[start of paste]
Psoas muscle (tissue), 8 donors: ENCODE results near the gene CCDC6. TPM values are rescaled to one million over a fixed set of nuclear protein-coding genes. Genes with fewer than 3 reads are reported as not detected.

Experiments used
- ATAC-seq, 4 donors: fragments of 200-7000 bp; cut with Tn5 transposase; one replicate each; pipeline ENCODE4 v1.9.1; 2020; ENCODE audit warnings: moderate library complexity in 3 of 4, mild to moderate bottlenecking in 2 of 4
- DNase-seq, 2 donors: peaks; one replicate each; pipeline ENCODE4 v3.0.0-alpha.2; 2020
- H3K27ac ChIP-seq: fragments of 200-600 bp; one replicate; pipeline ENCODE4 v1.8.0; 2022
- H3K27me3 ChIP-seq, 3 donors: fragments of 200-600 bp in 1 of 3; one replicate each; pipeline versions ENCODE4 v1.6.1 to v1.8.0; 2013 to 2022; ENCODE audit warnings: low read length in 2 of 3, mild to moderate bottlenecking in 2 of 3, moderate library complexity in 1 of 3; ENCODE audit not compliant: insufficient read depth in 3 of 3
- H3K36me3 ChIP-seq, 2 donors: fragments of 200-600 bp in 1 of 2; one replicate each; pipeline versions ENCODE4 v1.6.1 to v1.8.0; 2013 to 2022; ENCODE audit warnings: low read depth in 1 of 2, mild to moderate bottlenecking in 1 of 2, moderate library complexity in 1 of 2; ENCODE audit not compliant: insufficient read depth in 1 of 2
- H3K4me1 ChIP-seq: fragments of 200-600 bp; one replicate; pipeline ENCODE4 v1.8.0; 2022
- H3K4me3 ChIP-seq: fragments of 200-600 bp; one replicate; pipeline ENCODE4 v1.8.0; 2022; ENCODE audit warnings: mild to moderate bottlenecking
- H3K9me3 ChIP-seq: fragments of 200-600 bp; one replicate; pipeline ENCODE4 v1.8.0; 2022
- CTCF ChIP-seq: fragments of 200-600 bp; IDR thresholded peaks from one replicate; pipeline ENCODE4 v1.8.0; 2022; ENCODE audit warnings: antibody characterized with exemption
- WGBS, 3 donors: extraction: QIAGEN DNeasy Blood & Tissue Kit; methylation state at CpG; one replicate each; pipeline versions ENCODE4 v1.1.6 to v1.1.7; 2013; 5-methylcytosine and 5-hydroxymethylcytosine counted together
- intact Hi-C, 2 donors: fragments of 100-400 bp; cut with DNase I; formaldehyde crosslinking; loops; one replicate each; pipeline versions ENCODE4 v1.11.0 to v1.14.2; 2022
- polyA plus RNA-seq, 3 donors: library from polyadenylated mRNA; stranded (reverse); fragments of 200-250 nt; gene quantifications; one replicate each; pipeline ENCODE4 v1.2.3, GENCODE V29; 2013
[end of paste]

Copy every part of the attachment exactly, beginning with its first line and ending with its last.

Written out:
Psoas muscle (tissue), 8 donors: ENCODE results near the gene CCDC6. TPM values are rescaled to one million over a fixed set of nuclear protein-coding genes. Genes with fewer than 3 reads are reported as not detected.

Experiments used
- ATAC-seq, 4 donors: fragments of 200-7000 bp; cut with Tn5 transposase; one replicate each; pipeline ENCODE4 v1.9.1; 2020; ENCODE audit warnings: moderate library complexity in 3 of 4, mild to moderate bottlenecking in 2 of 4
- DNase-seq, 2 donors: peaks; one replicate each; pipeline ENCODE4 v3.0.0-alpha.2; 2020
- H3K27ac ChIP-seq: fragments of 200-600 bp; one replicate; pipeline ENCODE4 v1.8.0; 2022
- H3K27me3 ChIP-seq, 3 donors: fragments of 200-600 bp in 1 of 3; one replicate each; pipeline versions ENCODE4 v1.6.1 to v1.8.0; 2013 to 2022; ENCODE audit warnings: low read length in 2 of 3, mild to moderate bottlenecking in 2 of 3, moderate library complexity in 1 of 3; ENCODE audit not compliant: insufficient read depth in 3 of 3
- H3K36me3 ChIP-seq, 2 donors: fragments of 200-600 bp in 1 of 2; one replicate each; pipeline versions ENCODE4 v1.6.1 to v1.8.0; 2013 to 2022; ENCODE audit warnings: low read depth in 1 of 2, mild to moderate bottlenecking in 1 of 2, moderate library complexity in 1 of 2; ENCODE audit not compliant: insufficient read depth in 1 of 2
- H3K4me1 ChIP-seq: fragments of 200-600 bp; one replicate; pipeline ENCODE4 v1.8.0; 2022
- H3K4me3 ChIP-seq: fragments of 200-600 bp; one replicate; pipeline ENCODE4 v1.8.0; 2022; ENCODE audit warnings: mild to moderate bottlenecking
- H3K9me3 ChIP-seq: fragments of 200-600 bp; one replicate; pipeline ENCODE4 v1.8.0; 2022
- CTCF ChIP-seq: fragments of 200-600 bp; IDR thresholded peaks from one replicate; pipeline ENCODE4 v1.8.0; 2022; ENCODE audit warnings: antibody characterized with exemption
- WGBS, 3 donors: extraction: QIAGEN DNeasy Blood & Tissue Kit; methylation state at CpG; one replicate each; pipeline versions ENCODE4 v1.1.6 to v1.1.7; 2013; 5-methylcytosine and 5-hydroxymethylcytosine counted together
- intact Hi-C, 2 donors: fragments of 100-400 bp; cut with DNase I; formaldehyde crosslinking; loops; one replicate each; pipeline versions ENCODE4 v1.11.0 to v1.14.2; 2022
- polyA plus RNA-seq, 3 donors: library from polyadenylated mRNA; stranded (reverse); fragments of 200-250 nt; gene quantifications; one replicate each; pipeline ENCODE4 v1.2.3, GENCODE V29; 2013